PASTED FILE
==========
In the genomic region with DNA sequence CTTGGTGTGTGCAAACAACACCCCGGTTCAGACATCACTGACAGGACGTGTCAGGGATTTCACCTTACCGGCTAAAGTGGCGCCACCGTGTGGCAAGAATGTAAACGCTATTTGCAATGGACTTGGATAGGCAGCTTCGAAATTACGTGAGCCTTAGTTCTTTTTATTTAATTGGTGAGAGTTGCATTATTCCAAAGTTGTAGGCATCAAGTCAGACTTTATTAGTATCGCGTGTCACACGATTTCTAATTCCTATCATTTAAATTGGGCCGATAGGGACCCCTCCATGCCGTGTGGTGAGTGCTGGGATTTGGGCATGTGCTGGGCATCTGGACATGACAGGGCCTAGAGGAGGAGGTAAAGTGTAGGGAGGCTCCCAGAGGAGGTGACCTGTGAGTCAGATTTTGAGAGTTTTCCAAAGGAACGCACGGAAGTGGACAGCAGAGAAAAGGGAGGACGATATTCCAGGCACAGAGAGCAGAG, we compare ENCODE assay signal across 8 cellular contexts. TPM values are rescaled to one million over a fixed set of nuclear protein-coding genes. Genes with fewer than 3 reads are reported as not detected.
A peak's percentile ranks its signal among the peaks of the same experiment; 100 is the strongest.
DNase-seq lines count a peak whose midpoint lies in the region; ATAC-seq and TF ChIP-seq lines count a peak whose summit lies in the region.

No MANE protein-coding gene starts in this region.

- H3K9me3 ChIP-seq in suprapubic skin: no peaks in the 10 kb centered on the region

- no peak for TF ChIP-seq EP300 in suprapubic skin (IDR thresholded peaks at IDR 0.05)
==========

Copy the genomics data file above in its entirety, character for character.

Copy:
In the genomic region with DNA sequence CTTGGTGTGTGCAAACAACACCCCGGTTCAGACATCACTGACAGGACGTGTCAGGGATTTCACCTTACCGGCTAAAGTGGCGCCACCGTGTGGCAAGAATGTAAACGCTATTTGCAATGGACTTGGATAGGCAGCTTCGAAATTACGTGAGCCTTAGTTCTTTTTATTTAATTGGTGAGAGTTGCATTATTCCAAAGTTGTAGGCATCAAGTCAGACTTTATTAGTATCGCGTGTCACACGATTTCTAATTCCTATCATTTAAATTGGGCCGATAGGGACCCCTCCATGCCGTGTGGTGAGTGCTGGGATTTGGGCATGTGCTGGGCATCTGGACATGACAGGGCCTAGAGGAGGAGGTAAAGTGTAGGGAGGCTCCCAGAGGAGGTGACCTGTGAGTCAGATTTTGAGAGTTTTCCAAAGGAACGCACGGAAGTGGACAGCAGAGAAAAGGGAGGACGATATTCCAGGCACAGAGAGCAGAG, we compare ENCODE assay signal across 8 cellular contexts. TPM values are rescaled to one million over a fixed set of nuclear protein-coding genes. Genes with fewer than 3 reads are reported as not detected.
A peak's percentile ranks its signal among the peaks of the same experiment; 100 is the strongest.
DNase-seq lines count a peak whose midpoint lies in the region; ATAC-seq and TF ChIP-seq lines count a peak whose summit lies in the region.

No MANE protein-coding gene starts in this region.

- H3K9me3 ChIP-seq in suprapubic skin: no peaks in the 10 kb centered on the region

- no peak for TF ChIP-seq EP300 in suprapubic skin (IDR thresholded peaks at IDR 0.05)